S. and B. Webb, (1963) English Poor Law, p. 304; M.A. Nutting and L.L. Dock, (2000) A History of Nursing (Bristol: Thoemmes Press), p. 502; J. Lane, (2001) A Social History of Medicine, Health, Healing and Disease in England, 1750–1950 (London: Routledge), p. 127; B. Abel-Smith, (1979) A History, p. 4 and 11 and The Leeds Mercury, 24 June 1865.Google Scholar
  74. 118.
    J. Rogers, (1870) ‘The Poor Law Medical Officers’ Assocation; An Address … at a General Meeting … November 29th’, (London).Google Scholar
  75. 119.
    J. Wilson, (1890) Nursing in Workhouses and Workhouse Infirmaries (London), p. 21 and J. Rogers, (1889) Reminiscences, p. 10 and passim.Google Scholar
  76. 120.
    M.A. Nutting et al, (2000) A History, p. 502.Google Scholar
  77. 123.
    B. Abel-Smith, (1979) A History, p. 14. Abel-Smith quotes that this figure has been calculated from information given in the Lancet Commission, (1866), p. 24.Google Scholar
  78. 125.
    Dr. Edward. Smith, ‘Provincial Workhouses. Report of Dr. Edward Smith’, PP 1867–68, 4, p. 12Google Scholar
  79. 126.
    Dr. Edward. Smith, ‘Provincial Workhouses. Report of Dr. Edward Smith’, PP 1867–68, 4, p. 12Google Scholar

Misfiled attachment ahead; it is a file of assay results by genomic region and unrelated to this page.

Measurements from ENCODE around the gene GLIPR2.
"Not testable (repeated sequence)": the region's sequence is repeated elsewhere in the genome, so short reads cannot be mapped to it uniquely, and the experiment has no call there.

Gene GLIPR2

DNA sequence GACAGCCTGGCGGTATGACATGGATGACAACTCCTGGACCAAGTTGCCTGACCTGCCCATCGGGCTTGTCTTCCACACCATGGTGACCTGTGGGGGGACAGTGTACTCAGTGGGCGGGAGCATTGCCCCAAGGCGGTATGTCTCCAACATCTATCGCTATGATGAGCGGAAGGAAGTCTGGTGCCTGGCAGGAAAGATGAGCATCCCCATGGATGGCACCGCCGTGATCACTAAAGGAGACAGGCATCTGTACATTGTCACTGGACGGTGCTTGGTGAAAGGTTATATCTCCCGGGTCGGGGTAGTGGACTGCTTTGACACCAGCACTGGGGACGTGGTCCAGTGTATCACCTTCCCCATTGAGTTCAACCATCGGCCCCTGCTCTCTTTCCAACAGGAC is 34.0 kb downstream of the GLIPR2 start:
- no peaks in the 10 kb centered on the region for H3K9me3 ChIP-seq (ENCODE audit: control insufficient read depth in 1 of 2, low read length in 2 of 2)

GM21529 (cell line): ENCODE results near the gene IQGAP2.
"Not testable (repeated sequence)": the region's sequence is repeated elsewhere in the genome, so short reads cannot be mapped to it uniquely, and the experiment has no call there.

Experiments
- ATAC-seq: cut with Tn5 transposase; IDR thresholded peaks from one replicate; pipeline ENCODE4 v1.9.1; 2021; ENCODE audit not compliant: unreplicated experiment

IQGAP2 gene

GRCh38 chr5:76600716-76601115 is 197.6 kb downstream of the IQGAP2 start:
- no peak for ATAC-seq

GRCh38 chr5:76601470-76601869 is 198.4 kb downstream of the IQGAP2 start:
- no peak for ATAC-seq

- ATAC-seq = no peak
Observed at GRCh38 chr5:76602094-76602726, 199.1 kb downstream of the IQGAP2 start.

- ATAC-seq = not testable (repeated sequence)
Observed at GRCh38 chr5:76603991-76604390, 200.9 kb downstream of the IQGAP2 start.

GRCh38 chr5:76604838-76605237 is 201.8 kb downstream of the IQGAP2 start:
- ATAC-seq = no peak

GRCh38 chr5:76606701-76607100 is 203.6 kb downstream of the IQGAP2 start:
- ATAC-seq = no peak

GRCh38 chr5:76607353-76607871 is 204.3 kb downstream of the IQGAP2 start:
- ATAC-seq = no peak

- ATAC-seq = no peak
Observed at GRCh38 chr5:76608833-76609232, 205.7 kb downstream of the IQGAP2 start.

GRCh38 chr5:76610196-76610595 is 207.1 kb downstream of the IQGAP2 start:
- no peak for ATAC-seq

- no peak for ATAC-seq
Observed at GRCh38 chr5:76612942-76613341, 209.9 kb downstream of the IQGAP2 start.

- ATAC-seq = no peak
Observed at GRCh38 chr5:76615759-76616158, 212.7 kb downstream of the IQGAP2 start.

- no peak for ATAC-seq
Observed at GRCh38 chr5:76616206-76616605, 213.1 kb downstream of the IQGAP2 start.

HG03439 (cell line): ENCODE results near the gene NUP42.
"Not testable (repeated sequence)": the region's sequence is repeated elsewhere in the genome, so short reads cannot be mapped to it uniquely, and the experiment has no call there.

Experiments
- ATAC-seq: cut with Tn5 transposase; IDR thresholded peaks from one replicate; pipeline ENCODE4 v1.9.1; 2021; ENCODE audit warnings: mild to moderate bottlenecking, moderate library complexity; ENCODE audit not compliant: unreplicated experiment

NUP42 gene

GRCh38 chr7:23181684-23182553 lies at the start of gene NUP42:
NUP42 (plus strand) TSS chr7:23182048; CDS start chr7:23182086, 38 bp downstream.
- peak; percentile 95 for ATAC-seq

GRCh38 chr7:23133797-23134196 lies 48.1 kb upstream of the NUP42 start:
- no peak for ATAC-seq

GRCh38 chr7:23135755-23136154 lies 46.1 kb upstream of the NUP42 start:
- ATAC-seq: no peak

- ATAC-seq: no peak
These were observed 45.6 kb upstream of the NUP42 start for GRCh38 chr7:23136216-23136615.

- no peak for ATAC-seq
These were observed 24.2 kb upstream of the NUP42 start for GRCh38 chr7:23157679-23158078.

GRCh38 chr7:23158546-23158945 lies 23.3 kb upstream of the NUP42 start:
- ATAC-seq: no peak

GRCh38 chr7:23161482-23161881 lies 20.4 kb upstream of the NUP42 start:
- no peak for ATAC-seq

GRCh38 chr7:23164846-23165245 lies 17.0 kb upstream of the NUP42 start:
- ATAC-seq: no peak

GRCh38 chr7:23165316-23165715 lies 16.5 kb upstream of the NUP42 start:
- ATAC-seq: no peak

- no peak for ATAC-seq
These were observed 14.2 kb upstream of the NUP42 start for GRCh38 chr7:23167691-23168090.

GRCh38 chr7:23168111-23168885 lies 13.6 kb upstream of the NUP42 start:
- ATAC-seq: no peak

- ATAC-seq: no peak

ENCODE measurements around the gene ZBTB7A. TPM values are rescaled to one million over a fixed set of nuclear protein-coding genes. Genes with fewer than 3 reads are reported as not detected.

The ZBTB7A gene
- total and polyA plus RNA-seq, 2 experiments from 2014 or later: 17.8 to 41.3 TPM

80. 127.
    L. Marks, (1993) ‘Medical Care for Pauper Mothers and Their Infants: Poor Law Provision and Local Demand in East London, 1870–1929’ Economic History Review, XLVI, 3 p. 527.Google Scholar
  81. 128.
    L. Marks, (1993) ‘Poor Law Provision’, p. 533.Google Scholar
  82. 129.
    L. Marks, (1993) ‘Poor Law Provision’, p. 528.Google Scholar
  83. 130.
    A. Sheen M.D., ST., M.R.C.S., Eng., D.P.H. Camb., (1890) ‘The Workhouse and its Medical Doctor’, (London), p. 60.Google Scholar
  84. 134.
    Dr. Edward Smith ‘Provincial Workhouses. Report of Dr. Edward Smith’, PP 1867–68, 4, p. 13.Google Scholar
  85. 136.
    S & B. Webb, (1963) English Poor Law History, p. 311.Google Scholar